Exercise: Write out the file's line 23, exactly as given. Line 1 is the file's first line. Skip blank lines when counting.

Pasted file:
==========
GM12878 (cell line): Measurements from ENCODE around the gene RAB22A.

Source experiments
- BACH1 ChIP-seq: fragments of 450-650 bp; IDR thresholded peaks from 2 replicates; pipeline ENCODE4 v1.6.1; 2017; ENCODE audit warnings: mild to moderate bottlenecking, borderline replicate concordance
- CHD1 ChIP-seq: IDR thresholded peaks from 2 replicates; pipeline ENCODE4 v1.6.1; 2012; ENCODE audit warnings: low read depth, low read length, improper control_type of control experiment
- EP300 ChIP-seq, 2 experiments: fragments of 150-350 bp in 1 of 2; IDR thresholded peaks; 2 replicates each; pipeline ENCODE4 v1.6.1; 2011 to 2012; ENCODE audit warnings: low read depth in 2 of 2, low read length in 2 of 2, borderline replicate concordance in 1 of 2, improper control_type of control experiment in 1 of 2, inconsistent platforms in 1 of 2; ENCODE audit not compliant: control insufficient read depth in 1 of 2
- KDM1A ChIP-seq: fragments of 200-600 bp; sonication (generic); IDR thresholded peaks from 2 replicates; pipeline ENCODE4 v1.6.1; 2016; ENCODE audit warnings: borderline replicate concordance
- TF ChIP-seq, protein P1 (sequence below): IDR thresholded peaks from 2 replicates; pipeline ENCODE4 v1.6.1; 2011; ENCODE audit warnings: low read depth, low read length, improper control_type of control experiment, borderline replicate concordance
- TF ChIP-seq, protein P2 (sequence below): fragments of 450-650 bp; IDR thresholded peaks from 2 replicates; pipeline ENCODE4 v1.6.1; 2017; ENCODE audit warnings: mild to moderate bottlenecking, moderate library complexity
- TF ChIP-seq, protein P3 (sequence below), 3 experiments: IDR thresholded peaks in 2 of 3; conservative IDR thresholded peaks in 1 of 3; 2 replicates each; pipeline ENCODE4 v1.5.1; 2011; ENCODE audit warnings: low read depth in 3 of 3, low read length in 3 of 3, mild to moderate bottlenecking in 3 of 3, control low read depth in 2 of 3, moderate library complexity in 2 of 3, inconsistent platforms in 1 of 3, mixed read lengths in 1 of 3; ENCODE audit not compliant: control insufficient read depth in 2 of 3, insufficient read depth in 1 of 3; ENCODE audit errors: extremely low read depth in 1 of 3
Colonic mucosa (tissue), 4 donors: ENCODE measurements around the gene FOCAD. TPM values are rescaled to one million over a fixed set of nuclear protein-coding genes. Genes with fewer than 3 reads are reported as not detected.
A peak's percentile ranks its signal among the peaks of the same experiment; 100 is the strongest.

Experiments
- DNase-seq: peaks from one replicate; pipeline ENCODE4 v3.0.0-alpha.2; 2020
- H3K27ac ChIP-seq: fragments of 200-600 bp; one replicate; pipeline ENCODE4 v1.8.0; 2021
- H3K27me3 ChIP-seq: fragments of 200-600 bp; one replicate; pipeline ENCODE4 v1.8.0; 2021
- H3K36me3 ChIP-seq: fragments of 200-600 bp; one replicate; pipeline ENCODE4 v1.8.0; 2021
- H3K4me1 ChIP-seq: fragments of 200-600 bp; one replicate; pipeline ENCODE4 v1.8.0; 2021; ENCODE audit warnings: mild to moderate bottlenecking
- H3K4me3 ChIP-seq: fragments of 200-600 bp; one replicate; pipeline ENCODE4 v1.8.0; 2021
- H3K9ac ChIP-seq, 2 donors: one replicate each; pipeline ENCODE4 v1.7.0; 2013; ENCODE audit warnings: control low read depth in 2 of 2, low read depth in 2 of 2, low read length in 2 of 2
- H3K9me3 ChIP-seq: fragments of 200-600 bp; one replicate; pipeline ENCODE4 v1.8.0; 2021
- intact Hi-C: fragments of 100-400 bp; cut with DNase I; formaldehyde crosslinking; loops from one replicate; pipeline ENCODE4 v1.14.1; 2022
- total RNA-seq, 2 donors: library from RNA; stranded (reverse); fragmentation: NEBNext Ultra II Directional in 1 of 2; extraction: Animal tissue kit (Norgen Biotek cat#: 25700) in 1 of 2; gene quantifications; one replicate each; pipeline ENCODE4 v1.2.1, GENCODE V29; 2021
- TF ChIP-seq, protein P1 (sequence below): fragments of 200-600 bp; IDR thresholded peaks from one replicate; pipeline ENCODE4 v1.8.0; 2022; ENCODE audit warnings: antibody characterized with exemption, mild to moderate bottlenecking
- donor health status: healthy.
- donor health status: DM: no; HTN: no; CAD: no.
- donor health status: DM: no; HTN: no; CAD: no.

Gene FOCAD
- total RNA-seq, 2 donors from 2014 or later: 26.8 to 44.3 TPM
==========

- TF ChIP-seq, protein P1 (sequence below): fragments of 200-600 bp; IDR thresholded peaks from one replicate; pipeline ENCODE4 v1.8.0; 2022; ENCODE audit warnings: antibody characterized with exemption, mild to moderate bottlenecking